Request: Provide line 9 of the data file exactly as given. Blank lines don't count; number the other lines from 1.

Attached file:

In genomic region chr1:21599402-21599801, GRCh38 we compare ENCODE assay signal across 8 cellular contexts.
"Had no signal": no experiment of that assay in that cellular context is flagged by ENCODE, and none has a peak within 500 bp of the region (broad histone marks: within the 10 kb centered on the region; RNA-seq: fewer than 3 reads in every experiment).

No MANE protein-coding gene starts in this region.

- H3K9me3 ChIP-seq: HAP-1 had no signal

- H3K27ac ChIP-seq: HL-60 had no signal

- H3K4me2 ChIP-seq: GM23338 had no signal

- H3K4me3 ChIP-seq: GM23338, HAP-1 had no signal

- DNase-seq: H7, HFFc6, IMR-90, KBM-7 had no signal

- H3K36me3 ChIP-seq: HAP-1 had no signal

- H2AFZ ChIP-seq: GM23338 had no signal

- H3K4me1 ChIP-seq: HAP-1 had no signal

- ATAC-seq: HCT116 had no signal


- H3K36me3 ChIP-seq: HAP-1 had no signal